On December 28, the President announced that he was withholding support from H.R. 1585, the FY 2008 National Defense Authorization Act. Also known as a “pocket-veto,” the President may abstain from signing or vetoing a bill presented to him by Congress. If Congress is not in session following the 10 day period that the President has to act, which prevents the return of the bill to Congress for a veto override vote, the bill does not become law. This is the first time a pocket-veto has been used by the President since George H.W. Bush during the 101st and 102nd Congresses.
This pocket veto, however, will trigger a constitutional debate once Congress returns to session next week. While the House is adjourned, the Senate is technically in session – pro forma session. House Democrat leaders argue that because the Senate is in session, the President cannot pocket-veto the bill. According to the Constitution, if the President does not act on a bill, but Congress is in session, the bill automatically becomes law. The President, however, argues that since the defense authorization bill originated in the House, which is adjourned, he is free to use a pocket-veto.
According to various reports, the President opposes provisions in the defense authorization bill that would allow lawsuits against Iraqis for acts committed when Saddam Hussein was in power to move forward in U.S. courts. Those lawsuits could undermine the authority and legitimacy of the Iraq’s new government.
The House of Representatives voted to remove the provision in the FY 2008 National Defense Authorization Act that triggered a presidential of the bill last month. The President opposed a provision that would allow lawsuits against Iraqis for acts committed when Saddam Hussein was in power to move forward in U.S. courts. Instead of attempting to override the veto, House leaders opted to strike the provision, which passed by a vote of 369-46. The clean bill now returns to the Senate for consideration next week.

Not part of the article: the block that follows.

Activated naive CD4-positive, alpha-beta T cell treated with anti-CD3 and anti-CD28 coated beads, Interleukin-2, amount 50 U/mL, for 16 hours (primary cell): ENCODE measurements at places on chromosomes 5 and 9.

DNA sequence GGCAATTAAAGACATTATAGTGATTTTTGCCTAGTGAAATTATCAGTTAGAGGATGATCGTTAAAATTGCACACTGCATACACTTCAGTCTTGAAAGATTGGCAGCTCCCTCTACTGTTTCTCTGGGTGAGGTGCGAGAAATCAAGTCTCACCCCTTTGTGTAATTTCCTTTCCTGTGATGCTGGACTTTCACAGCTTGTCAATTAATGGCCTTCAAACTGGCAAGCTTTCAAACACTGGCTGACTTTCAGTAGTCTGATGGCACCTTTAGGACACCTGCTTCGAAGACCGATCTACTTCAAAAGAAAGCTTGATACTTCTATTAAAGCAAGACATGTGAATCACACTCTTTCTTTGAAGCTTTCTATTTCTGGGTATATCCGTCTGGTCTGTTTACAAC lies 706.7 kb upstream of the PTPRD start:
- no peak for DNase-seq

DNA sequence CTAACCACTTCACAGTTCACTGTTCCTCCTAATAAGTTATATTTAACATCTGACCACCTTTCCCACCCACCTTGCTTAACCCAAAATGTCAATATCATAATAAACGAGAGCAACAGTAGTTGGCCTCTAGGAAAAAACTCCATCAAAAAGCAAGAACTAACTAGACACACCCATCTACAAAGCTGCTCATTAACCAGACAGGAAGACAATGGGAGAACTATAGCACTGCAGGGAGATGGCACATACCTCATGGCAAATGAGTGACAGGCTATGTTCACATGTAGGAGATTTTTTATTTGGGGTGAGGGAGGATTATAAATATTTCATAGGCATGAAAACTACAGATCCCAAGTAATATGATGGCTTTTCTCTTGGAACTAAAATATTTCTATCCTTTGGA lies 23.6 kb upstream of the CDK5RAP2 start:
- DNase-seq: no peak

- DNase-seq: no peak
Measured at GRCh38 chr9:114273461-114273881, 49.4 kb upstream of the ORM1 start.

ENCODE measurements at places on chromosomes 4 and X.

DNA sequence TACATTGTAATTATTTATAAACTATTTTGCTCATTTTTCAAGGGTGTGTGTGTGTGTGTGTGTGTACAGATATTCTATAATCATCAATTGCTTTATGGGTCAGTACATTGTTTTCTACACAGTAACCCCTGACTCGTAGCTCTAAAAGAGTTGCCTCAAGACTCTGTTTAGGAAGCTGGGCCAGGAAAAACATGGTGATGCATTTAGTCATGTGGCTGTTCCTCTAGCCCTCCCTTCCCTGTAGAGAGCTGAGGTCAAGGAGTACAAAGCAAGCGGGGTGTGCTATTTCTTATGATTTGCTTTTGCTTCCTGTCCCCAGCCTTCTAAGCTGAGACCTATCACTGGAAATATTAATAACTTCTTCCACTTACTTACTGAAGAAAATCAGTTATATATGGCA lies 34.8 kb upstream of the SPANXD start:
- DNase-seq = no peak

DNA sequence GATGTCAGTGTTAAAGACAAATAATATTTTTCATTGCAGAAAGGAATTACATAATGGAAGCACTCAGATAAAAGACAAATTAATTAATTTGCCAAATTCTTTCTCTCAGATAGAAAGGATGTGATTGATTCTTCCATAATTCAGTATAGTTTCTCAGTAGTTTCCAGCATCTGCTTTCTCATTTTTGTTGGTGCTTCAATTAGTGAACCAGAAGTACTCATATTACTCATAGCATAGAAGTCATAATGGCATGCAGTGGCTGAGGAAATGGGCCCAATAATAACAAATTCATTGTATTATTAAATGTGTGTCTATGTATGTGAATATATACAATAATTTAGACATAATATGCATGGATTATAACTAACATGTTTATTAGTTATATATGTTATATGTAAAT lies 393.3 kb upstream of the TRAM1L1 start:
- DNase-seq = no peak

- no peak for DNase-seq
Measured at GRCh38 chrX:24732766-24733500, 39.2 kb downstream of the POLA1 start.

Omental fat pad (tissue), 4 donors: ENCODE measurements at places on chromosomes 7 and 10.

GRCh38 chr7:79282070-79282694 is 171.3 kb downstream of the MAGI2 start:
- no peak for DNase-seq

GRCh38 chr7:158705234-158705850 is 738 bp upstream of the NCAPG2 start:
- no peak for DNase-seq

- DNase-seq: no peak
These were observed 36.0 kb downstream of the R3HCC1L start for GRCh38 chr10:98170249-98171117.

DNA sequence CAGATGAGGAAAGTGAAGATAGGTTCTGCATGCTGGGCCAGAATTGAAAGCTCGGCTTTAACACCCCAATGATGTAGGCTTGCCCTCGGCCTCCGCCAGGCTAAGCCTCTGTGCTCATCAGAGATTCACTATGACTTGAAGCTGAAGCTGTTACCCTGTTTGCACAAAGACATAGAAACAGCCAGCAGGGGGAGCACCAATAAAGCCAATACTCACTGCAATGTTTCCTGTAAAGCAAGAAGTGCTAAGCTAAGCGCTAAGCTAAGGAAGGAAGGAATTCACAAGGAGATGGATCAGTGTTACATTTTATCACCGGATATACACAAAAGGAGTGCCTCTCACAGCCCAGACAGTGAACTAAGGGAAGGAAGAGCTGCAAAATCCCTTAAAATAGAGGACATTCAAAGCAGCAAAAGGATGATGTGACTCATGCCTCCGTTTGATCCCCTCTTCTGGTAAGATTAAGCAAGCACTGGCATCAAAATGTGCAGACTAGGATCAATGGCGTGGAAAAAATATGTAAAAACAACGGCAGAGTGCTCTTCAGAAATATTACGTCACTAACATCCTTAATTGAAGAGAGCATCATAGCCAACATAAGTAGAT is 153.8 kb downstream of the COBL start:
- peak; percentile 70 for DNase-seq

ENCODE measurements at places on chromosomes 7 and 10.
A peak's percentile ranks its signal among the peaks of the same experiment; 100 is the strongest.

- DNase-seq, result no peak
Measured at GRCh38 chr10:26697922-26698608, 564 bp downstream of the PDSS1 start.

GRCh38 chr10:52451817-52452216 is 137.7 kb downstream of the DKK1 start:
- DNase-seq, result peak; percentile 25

The U.S. Senate passed the new version of the FY 2008 National Defense Authorization Act today by a vote of 91-3. The President has signaled his support for the bill, which now exempts Iraqis from lawsuits for acts committed when Saddam Hussein was in power, and is expected to sign it in the coming days.
The President officially submitted his FY 2009 budget request to Congress. The defense budget request $515 billion for Department of Defense programs (a 7.5 percent increase from FY 2008), plus an additional $70 billion supplemental request for current operations in Iraq and Afghanistan. Specifically, the President’s budget provides $149 billion for military pay and health care; $158 billion for Operations, Readiness and Support; $184 billion for Strategic Modernization; and $24 billion for Family Housing and Facilities.
For a copy of the Department of Defense Budget Justification, please visit our defense budget page at www.crows.org.